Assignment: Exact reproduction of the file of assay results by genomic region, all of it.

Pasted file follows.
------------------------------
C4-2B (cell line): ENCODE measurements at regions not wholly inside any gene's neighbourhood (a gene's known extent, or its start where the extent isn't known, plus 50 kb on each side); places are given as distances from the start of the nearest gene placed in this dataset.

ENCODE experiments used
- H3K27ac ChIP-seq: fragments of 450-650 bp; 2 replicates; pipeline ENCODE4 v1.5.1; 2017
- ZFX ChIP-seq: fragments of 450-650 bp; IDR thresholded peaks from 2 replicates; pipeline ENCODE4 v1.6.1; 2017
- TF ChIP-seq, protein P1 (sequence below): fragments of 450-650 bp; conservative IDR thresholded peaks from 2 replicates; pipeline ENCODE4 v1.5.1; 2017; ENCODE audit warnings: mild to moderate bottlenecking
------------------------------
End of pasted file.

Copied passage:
C4-2B (cell line): ENCODE measurements at regions not wholly inside any gene's neighbourhood (a gene's known extent, or its start where the extent isn't known, plus 50 kb on each side); places are given as distances from the start of the nearest gene placed in this dataset.

ENCODE experiments used
- H3K27ac ChIP-seq: fragments of 450-650 bp; 2 replicates; pipeline ENCODE4 v1.5.1; 2017
- ZFX ChIP-seq: fragments of 450-650 bp; IDR thresholded peaks from 2 replicates; pipeline ENCODE4 v1.6.1; 2017
- TF ChIP-seq, protein P1 (sequence below): fragments of 450-650 bp; conservative IDR thresholded peaks from 2 replicates; pipeline ENCODE4 v1.5.1; 2017; ENCODE audit warnings: mild to moderate bottlenecking